Monday May 3 will mark the beginning of the 8th Non-Proliferation Treaty (NPT) Review Conference, and 189 governments party to the treaty and hundreds of NGOs will flock to New York to discuss our world's greatest security concern - nuclear weapons. The stakes are high, with issues such as demands of disarmament and Iranian development of nuclear weapons topping the agenda. The last review conference, held five years ago, was such an abysmal failure that the pressure is strong on all parties to reach agreement on the many controversial issues.
Yesterday UN Secretary General Ban Ki-moon wrote an op-ed in the New York Times laying out the urgency of the Review Conference and some of the top considerations for the agenda. While stressing the importance of holding realistic expectations, Ban Ki-moon asserted that the opportunities presented by Review Conference must not fall by the wayside, especially on the topics of disarmament, non-proliferation, a nuclear weapons free-zone in the Middle East, and the peaceful use of nuclear energy.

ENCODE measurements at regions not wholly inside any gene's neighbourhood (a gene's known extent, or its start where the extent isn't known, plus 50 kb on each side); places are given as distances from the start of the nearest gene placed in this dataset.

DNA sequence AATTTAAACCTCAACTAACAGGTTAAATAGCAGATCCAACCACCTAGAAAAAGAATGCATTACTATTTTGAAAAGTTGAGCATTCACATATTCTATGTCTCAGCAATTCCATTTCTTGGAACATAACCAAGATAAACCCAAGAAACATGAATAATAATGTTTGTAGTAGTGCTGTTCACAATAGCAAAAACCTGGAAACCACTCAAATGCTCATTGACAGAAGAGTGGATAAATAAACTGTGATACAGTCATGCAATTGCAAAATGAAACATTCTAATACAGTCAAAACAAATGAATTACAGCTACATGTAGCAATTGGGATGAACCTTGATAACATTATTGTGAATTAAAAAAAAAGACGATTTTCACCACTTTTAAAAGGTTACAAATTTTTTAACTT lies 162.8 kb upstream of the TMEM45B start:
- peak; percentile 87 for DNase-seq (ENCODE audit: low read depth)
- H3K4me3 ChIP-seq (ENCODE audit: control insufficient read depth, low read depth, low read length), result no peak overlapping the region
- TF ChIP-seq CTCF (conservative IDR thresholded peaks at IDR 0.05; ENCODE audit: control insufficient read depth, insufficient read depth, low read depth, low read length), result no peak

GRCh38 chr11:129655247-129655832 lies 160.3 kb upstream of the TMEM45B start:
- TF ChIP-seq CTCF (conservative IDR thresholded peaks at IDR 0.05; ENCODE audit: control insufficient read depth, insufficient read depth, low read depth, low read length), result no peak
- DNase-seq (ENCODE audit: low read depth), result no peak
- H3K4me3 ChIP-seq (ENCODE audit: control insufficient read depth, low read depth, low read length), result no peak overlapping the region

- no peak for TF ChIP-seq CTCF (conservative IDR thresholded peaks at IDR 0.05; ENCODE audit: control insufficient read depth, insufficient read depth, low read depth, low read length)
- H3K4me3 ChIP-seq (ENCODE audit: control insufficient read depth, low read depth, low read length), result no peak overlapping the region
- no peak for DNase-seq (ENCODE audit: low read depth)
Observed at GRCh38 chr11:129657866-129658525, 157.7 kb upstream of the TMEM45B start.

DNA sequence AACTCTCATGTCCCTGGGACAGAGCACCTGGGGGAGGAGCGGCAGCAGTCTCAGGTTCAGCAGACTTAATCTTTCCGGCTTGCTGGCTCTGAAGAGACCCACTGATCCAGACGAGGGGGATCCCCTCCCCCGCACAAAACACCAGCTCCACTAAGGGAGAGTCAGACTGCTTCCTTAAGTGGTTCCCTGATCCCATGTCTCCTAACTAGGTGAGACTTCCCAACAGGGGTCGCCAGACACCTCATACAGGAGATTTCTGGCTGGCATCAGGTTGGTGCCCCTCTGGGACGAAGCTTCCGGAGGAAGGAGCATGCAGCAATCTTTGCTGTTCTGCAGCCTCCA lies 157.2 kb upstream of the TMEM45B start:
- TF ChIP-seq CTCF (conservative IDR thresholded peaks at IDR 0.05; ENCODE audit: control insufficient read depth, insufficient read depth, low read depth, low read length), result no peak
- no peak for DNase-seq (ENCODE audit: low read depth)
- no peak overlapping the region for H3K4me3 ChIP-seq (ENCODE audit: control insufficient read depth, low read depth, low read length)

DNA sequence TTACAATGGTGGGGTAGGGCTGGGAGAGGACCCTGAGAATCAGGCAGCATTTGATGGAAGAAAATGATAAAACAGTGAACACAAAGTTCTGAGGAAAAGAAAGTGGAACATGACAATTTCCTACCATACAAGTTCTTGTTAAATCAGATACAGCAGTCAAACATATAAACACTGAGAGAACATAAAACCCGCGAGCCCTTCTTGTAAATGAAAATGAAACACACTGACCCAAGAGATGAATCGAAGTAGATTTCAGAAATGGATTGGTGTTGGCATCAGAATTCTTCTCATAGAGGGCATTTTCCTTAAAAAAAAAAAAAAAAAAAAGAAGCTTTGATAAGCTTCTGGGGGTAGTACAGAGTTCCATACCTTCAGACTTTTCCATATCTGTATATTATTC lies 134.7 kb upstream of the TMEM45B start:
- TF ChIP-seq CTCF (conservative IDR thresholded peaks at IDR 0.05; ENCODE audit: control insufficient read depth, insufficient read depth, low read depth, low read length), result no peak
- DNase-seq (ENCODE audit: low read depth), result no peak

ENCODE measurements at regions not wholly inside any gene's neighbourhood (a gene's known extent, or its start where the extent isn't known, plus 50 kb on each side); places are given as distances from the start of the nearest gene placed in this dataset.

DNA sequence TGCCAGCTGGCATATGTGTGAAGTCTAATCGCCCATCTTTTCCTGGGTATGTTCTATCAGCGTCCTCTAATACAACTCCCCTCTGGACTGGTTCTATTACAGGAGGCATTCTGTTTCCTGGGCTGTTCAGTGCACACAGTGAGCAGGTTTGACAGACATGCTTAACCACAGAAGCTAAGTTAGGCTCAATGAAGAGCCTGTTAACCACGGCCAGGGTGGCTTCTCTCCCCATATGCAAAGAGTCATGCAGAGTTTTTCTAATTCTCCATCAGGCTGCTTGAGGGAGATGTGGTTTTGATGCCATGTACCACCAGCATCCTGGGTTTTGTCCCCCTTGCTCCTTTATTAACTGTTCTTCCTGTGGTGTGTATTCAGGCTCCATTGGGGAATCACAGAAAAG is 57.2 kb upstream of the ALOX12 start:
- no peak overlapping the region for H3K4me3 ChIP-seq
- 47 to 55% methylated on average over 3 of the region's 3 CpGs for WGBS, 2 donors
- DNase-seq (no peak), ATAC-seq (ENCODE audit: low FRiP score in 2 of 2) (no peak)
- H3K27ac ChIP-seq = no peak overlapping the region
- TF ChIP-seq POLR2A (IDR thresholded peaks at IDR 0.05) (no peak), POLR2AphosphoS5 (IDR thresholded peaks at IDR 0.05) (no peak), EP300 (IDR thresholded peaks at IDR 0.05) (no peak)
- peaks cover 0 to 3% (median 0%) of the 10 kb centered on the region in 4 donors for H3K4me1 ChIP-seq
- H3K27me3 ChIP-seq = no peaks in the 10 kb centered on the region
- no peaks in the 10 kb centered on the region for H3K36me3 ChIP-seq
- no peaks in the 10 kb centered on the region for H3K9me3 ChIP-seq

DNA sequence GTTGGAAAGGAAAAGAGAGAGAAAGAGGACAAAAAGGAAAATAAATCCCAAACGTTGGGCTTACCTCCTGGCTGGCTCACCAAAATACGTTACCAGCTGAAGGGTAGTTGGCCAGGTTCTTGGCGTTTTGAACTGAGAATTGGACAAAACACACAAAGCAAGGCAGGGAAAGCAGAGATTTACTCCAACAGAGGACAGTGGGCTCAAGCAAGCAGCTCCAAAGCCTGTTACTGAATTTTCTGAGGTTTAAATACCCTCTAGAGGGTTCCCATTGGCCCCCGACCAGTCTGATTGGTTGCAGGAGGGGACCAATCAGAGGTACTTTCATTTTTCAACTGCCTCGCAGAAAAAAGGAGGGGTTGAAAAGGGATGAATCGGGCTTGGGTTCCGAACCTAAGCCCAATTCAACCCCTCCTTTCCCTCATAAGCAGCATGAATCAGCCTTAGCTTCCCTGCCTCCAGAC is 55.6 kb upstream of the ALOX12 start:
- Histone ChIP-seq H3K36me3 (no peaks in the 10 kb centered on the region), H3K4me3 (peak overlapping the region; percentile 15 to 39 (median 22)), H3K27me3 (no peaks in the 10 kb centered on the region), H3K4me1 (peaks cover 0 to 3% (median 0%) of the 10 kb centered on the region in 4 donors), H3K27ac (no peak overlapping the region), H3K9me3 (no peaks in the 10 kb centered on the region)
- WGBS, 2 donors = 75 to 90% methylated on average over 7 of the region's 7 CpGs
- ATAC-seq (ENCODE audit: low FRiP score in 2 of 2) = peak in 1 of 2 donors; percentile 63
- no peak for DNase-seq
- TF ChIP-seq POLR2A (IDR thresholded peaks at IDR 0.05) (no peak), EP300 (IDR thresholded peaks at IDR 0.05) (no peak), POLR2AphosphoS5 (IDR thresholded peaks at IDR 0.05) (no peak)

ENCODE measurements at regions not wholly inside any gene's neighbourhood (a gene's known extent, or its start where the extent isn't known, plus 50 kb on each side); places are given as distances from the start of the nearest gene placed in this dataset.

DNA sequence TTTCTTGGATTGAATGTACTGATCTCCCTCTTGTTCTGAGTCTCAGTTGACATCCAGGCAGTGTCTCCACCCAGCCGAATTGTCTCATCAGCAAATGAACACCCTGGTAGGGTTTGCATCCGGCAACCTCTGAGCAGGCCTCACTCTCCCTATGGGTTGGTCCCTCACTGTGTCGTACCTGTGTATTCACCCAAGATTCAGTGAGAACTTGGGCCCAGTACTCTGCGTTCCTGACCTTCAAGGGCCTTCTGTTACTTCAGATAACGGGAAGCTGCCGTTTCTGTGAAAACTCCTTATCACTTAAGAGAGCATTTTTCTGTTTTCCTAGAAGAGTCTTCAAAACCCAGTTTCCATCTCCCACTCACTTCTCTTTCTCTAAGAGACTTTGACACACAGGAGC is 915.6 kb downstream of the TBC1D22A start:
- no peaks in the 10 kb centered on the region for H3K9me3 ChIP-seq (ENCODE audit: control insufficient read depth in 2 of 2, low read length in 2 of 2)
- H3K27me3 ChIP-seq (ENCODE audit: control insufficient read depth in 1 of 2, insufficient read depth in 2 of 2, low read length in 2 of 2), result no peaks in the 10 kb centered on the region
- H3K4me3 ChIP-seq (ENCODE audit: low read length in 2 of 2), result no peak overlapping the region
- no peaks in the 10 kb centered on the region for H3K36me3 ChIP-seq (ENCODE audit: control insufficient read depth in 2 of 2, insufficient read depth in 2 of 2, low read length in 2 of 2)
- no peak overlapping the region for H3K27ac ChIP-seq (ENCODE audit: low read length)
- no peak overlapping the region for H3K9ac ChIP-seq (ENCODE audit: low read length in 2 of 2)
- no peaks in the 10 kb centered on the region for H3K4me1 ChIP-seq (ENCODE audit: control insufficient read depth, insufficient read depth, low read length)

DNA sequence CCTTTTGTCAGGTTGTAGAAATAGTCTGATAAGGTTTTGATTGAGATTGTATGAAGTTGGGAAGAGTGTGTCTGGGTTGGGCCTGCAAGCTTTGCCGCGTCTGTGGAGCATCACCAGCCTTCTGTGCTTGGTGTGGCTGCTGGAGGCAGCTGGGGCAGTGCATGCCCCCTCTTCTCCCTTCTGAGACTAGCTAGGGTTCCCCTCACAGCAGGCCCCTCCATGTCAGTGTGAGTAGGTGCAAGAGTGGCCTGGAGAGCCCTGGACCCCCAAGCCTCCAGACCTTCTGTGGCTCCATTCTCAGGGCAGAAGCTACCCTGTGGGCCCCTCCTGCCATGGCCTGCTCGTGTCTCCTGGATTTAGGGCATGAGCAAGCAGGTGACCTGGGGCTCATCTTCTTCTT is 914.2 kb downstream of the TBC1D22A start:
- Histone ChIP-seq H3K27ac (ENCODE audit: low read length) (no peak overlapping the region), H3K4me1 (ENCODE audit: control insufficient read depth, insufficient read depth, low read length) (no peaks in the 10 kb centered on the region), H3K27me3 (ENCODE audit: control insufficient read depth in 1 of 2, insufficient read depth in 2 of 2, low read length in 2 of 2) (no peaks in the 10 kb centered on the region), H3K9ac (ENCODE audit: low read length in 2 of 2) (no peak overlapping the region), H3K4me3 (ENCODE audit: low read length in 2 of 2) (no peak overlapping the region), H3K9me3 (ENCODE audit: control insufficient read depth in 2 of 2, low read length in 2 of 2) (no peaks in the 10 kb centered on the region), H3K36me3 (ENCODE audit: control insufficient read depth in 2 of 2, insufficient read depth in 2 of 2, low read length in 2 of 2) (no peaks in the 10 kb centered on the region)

In particular, Ban Ki-moon focused on the need for a serious and thorough consideration of disarmament. "The Earth's very future leaves us no alternative but to pursue disarmament," he said. "And there is little prospect of that without global cooperation."
If the Review Conference does not address the issue of disarmament, it is sacrificing an opportunity to start taking the necessary steps to make the world safer. The very real possibility of nuclear terrorism - highlighted in President Obama's recent Security Summit- reinforces the widespread relevance of the issue and underscores the necessity of international cooperation. "Nuclear terrorism is not a Hollywood fantasy," wrote Ban Ki-Moon. "It can happen."